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There is a very interesting series airing on television named “Qui êtes-vous?” (“Who are you?”). It’s a Montréwood adaptation of the British television program “Who do you think you are?”.
It’s a program which traces the family roots of some well-known Montréwood television personalities. The famous personalities being featured work directly with genealogists, travelling around the world and tracing where their ancestors came from.
In Canada, and even in Québec, there tends to be a false belief that most white Francophones, are descended in full from the French colonialists of the 1600s and early 1700s. This program debunks that false belief. Even the personalities involved in the program are surprised to learn of their non-“pure laine” roots (an increasingly politically incorrect term meaning “pure-blooded” Québécois [literally translated as “pure wool”] from the original French colonialists). For example, Normand Brathwaite (the subject of an earlier post), born in Montréal in the early 1950s, unexpectedly discovered he was descended in part from African slaves in the Caribbean.
Québécois, just like any other Canadian, are descended from everywhere: First nations, European heritage of all origins, African of all origins, Mid-Eastern of all origins, Asian of all origins, and Latin American of all origins.
We’re undergoing a period of tremendous demographic change in Québec and all over Canada. In many ways, we’re moving in the direction Brazil took many generations ago: that of many ethnic communities mixing to the point that many people in Brazil can now find their roots from multiple continents. 80 years ago it would have been common for people in Québec to say they were of French, and sometime Irish / British Isles decent. But now people all over Québec can trace their backgrounds to many nations (such as mixed “Haitian, French, Irish”, or mixed “Vietnamese, Scottish, Italian”, etc.). This is the new face of Québec and of Canada. (I myself have ancestry from England, Germany, Scotland, Germany, Russia, France, Wales, Norway, Switzerland, Ireland, and the Netherlands, with most branches of my ancestors having immigrated to what is now Canada and the US in the 1600s and 1700s, I have cousins with Chinese ancestry, and I’m currently dating someone of Korean descent… this is the face of Québec and Canada today. A large portion of my friends and people who I grew up with are Canadians of Indian descent, Arabic descent, African descent, Latin American descent, East and Southeast Asian descent, and many mixed-combination descents. It’s the face of our Francophone and Anglophone societies, it reflects our common values, our common lifestyle, and our common outlook on life).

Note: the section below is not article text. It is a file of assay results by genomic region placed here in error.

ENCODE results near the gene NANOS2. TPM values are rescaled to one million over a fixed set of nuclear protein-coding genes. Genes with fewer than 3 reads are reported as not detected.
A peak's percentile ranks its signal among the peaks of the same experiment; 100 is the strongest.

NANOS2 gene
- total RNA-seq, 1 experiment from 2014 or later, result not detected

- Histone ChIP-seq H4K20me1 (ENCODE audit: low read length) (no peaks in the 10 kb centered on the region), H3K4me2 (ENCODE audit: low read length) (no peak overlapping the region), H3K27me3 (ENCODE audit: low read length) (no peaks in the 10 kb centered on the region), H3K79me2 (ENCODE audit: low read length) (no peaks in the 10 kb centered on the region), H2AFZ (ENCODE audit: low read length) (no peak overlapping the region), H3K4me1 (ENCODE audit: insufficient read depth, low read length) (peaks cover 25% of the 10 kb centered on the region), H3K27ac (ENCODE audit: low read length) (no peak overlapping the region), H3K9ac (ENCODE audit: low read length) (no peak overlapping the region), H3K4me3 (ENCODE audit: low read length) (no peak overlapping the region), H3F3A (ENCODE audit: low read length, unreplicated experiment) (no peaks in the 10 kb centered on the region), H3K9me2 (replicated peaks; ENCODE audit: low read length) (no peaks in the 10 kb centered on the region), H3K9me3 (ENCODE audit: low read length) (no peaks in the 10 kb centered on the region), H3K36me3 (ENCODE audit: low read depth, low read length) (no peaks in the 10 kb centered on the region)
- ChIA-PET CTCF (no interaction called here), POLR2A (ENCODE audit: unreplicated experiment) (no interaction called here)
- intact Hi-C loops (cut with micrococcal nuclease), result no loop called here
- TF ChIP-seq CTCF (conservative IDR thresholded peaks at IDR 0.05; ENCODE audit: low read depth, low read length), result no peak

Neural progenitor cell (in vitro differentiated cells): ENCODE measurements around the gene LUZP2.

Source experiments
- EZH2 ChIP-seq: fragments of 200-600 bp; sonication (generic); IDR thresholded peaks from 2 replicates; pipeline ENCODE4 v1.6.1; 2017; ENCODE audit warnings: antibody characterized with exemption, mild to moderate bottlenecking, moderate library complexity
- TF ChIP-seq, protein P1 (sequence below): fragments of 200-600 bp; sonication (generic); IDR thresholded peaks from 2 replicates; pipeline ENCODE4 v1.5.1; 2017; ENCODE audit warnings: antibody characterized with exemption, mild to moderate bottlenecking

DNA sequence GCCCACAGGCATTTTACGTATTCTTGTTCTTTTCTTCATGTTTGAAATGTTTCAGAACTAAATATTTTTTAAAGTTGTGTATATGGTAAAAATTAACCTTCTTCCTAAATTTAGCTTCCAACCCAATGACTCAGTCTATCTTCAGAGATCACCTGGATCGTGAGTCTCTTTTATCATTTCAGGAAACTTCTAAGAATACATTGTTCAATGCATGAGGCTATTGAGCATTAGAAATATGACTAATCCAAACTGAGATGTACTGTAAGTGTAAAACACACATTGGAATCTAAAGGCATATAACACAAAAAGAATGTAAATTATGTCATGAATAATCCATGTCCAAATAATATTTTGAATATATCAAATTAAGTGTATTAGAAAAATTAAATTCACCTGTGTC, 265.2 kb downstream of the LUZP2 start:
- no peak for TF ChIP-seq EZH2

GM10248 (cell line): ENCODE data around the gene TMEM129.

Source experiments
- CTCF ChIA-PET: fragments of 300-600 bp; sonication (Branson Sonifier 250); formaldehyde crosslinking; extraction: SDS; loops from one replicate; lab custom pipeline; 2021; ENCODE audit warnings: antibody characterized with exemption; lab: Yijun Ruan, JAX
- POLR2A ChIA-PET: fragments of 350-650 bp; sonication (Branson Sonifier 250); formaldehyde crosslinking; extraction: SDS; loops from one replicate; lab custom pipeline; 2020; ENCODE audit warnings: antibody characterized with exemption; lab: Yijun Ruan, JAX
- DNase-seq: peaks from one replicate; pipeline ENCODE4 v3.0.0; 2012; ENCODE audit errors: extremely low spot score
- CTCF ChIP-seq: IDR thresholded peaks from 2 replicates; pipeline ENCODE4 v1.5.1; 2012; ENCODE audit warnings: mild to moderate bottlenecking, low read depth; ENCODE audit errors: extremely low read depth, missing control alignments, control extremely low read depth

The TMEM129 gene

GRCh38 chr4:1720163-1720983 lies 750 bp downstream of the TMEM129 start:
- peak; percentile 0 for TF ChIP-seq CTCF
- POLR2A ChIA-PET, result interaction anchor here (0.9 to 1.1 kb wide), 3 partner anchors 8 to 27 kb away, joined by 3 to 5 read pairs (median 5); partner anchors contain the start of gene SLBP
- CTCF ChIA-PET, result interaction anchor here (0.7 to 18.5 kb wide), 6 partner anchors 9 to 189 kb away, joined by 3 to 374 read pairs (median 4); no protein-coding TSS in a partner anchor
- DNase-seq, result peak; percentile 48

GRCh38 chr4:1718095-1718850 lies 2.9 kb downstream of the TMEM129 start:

The highest per-capita immigration rates of all OECD countries are those in Canada and Québec. Considering we have such high rates of immigration from all over the world, over the next 50 years the face of Québec will change even more, as people from South Asia, East Asia, Latin America Africa and the Middle-East mix and marry within Québec’s already diverse population.
This is one of the reasons I find “Qui êtes-vous?” such an interesting program. The longer our ancestors have lived in Québec and Canada, the more surprises can be found with just a little investigation.
The show has been on the air for two seasons, and many of the people featured have already been the subjects of earlier blog posts.
But over the next few posts, we’ll look at a few of the personalities from the last two seasons. These are people who are very well known in Québec, and it’s good to know who they are (everybody else in Québec already knows them).
The program’s website is found here: http://quietesvous.radio-canada.ca/